11. The method of claim 9, wherein the RDBMS evolves the default cost profile into the plurality of cost profiles using dynamic evolution, by generating one or more of the plurality of cost profiles that re-measure a value of one of the cost parameters.

12. The method of claim 9, wherein the RDBMS dynamically determines which of the plurality of cost profiles is the optimal cost profile for the workload by mapping the plurality of cost profiles to the workload.

13. The method of claim 12, wherein the plurality of cost profiles are mapped to the workload using a random walk scoring algorithm that searches the multi-dimensional matrix to identify the optimal cost profile for the workload.

14. The method of claim 12, wherein the plurality of cost profiles are mapped to the workload using a biased walk scoring algorithm that searches the multi-dimensional matrix to identify the optimal cost profile for the workload.

15. A computer program product, the computer program product comprising a computer readable storage medium having program instructions embodied therewith, the program instructions executable by a computer system to cause the computer system to perform a method, comprising:

executing a relational database management system (RDBMS) in a computer system, wherein:
the RDBMS accepts a workload comprised of one or more queries against a relational database;
the RDBMS evolves a default cost profile into a plurality of cost profiles, each of the plurality of cost profiles capturing one or more cost parameters for the workload;
the RDBMS dynamically determines which of the plurality of cost profiles is an optimal cost profile for the workload; and
the RDBMS selects and performs one or more query execution plans for the workload based on the optimal cost profile for the workload.

16. The computer program product of claim 15, wherein the plurality of cost profiles are represented by a multi-dimensional matrix that has one or more dimensions, and each of the dimensions represents one of the cost parameters.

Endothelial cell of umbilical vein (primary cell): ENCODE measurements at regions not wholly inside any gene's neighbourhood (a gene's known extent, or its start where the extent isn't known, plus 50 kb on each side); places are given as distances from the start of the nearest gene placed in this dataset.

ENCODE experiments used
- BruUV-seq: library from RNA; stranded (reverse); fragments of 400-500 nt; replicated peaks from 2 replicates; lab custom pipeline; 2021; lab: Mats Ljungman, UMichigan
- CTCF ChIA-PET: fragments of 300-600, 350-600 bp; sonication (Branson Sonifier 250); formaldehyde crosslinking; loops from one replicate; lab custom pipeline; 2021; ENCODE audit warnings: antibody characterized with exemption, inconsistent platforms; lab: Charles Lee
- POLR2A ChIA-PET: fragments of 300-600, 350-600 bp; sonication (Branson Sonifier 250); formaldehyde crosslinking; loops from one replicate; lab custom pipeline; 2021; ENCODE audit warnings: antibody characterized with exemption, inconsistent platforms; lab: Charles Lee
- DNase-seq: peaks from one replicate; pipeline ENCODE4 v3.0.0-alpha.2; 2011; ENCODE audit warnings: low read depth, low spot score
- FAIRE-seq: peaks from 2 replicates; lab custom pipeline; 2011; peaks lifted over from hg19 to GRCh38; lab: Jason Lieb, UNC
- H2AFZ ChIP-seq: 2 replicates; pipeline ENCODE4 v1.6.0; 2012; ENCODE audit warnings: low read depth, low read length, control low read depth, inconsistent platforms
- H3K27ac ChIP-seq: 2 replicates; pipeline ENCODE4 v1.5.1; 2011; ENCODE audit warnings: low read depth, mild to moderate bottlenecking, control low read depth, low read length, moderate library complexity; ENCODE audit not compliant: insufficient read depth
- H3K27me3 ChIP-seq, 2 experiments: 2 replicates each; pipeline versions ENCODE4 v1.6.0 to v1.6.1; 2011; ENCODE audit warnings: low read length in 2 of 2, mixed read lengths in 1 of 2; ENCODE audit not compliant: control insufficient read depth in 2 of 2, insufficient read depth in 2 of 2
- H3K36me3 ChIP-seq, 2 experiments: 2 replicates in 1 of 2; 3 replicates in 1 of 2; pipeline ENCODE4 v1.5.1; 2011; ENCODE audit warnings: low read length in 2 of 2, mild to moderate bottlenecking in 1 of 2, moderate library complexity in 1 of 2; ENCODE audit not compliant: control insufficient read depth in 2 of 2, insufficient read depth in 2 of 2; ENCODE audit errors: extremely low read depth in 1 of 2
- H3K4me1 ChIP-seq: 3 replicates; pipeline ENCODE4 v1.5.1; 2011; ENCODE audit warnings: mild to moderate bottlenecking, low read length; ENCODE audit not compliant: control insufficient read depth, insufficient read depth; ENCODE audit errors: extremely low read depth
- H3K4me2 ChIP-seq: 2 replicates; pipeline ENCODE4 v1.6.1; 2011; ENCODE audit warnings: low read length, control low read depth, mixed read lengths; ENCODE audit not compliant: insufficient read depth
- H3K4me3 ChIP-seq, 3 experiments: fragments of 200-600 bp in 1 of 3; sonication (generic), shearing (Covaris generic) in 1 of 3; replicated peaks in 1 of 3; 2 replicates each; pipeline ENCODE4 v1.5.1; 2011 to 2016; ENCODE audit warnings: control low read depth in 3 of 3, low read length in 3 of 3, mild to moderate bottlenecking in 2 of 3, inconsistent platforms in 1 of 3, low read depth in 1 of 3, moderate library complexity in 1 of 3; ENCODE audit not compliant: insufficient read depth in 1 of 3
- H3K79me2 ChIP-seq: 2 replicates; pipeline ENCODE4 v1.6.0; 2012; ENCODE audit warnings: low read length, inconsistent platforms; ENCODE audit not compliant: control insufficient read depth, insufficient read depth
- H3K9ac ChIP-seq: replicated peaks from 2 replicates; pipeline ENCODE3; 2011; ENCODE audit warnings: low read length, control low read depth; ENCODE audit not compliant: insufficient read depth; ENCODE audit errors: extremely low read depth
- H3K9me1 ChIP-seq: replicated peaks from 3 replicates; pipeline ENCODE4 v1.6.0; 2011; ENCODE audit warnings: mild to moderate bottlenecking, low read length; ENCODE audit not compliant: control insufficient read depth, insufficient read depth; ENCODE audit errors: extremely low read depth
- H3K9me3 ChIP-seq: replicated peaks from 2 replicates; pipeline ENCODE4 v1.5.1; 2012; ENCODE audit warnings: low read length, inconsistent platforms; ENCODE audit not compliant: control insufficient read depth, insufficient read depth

17. The computer program product of claim 16, wherein the RDBMS evolves the default cost profile into the plurality of cost profiles using fixed evolution, by generating one or more of the plurality of cost profiles that increment in steps in a range between minimum and maximum values of one of the cost parameters.

18. The computer program product of claim 16, wherein the RDBMS evolves the default cost profile into the plurality of cost profiles using dynamic evolution, by generating one or more of the plurality of cost profiles that re-measure a value of one of the cost parameters.

19. The computer program product of claim 16, wherein the RDBMS dynamically determines which of the plurality of cost profiles is the optimal cost profile for the workload by mapping the plurality of cost profiles to the workload.

20. The computer program product of claim 19, wherein the plurality of cost profiles are mapped to the workload using a random walk scoring algorithm that searches the multi-dimensional matrix to identify the optimal cost profile for the workload.

21. The computer program product of claim 19, wherein the plurality of cost profiles are mapped to the workload using a biased walk scoring algorithm that searches the multi-dimensional matrix to identify the optimal cost profile for the workload.

Patent History
Publication number: 20210117422
Type: Application
Filed: Aug 18, 2020
Publication Date: Apr 22, 2021
Applicant: Teradata US, Inc. (San Diego, CA)
Inventors: Wellington Marcos Cabrera Arevalo (El Segundo, CA), Kassem Awada (Torrance, CA), Mahbub Hasan (Bellevue, WA), Allen N. Diaz (Santa Ana, CA), Mohammed AI-Kateb (Rancho Palos Verdes, CA), Awny Kayed Al-Omari (Cedar Park, TX)
Application Number: 16/996,547
Classifications
International Classification: G06F 16/2453 (20060101); G06F 16/25 (20060101); G06F 16/28 (20060101); G06F 17/16 (20060101);